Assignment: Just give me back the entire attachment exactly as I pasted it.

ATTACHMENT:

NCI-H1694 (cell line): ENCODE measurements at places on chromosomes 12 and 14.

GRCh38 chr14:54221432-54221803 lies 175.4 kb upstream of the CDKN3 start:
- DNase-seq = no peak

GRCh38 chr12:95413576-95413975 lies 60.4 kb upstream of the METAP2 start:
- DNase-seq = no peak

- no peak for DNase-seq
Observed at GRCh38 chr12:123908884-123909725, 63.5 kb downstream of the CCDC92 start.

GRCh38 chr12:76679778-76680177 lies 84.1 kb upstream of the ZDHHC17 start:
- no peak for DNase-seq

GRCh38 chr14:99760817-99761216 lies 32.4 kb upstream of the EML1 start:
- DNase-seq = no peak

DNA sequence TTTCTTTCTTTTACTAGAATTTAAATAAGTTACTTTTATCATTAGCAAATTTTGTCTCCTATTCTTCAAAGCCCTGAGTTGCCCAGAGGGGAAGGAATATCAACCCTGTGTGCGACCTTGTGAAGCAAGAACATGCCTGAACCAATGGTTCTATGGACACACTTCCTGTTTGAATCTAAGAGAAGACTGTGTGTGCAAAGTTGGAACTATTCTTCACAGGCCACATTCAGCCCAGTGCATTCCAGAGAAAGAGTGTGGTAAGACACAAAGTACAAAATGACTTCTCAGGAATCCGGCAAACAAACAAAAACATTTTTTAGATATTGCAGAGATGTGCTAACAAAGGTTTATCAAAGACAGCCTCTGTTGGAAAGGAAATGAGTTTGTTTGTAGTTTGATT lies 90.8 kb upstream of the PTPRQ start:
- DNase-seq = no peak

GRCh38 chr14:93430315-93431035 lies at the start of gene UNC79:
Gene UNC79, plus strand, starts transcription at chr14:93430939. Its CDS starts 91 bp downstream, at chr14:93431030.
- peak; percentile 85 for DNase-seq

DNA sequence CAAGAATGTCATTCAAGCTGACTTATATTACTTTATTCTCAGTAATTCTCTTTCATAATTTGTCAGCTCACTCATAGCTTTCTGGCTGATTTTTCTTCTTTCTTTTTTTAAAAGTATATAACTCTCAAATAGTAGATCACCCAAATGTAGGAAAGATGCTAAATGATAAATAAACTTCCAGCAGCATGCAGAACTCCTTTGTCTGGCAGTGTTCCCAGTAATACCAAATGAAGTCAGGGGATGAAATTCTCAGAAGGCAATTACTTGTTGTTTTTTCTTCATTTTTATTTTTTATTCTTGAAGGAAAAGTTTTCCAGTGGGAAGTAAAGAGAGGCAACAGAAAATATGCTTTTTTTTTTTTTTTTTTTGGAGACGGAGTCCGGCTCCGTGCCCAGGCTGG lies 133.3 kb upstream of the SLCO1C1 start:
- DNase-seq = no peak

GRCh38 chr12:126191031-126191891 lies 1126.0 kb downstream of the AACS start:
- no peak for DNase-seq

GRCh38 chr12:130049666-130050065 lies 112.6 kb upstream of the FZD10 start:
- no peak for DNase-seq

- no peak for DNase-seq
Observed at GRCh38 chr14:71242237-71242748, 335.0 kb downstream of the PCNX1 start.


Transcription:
NCI-H1694 (cell line): ENCODE measurements at places on chromosomes 12 and 14.

GRCh38 chr14:54221432-54221803 lies 175.4 kb upstream of the CDKN3 start:
- DNase-seq = no peak

GRCh38 chr12:95413576-95413975 lies 60.4 kb upstream of the METAP2 start:
- DNase-seq = no peak

- no peak for DNase-seq
Observed at GRCh38 chr12:123908884-123909725, 63.5 kb downstream of the CCDC92 start.

GRCh38 chr12:76679778-76680177 lies 84.1 kb upstream of the ZDHHC17 start:
- no peak for DNase-seq

GRCh38 chr14:99760817-99761216 lies 32.4 kb upstream of the EML1 start:
- DNase-seq = no peak

DNA sequence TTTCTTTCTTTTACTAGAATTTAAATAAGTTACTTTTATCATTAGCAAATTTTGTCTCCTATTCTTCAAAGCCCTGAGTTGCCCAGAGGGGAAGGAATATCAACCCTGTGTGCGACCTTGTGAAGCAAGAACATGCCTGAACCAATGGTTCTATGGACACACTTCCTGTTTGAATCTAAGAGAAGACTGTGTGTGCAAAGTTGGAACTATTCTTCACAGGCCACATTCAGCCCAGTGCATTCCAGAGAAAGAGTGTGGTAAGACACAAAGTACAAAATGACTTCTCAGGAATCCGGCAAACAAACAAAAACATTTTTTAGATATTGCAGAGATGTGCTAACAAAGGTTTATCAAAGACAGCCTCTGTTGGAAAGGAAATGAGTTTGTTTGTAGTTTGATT lies 90.8 kb upstream of the PTPRQ start:
- DNase-seq = no peak

GRCh38 chr14:93430315-93431035 lies at the start of gene UNC79:
Gene UNC79, plus strand, starts transcription at chr14:93430939. Its CDS starts 91 bp downstream, at chr14:93431030.
- peak; percentile 85 for DNase-seq

DNA sequence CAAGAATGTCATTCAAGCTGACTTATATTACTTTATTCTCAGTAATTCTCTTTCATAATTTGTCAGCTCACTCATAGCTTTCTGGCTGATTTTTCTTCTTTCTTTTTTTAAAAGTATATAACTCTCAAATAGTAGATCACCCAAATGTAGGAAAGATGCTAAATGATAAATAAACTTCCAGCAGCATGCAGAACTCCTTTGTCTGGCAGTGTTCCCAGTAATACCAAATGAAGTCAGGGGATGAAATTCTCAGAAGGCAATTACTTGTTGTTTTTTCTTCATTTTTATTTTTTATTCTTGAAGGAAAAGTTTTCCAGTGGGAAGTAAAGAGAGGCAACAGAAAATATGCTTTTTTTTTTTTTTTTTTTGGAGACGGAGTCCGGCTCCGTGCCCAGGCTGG lies 133.3 kb upstream of the SLCO1C1 start:
- DNase-seq = no peak

GRCh38 chr12:126191031-126191891 lies 1126.0 kb downstream of the AACS start:
- no peak for DNase-seq

GRCh38 chr12:130049666-130050065 lies 112.6 kb upstream of the FZD10 start:
- no peak for DNase-seq

- no peak for DNase-seq
Observed at GRCh38 chr14:71242237-71242748, 335.0 kb downstream of the PCNX1 start.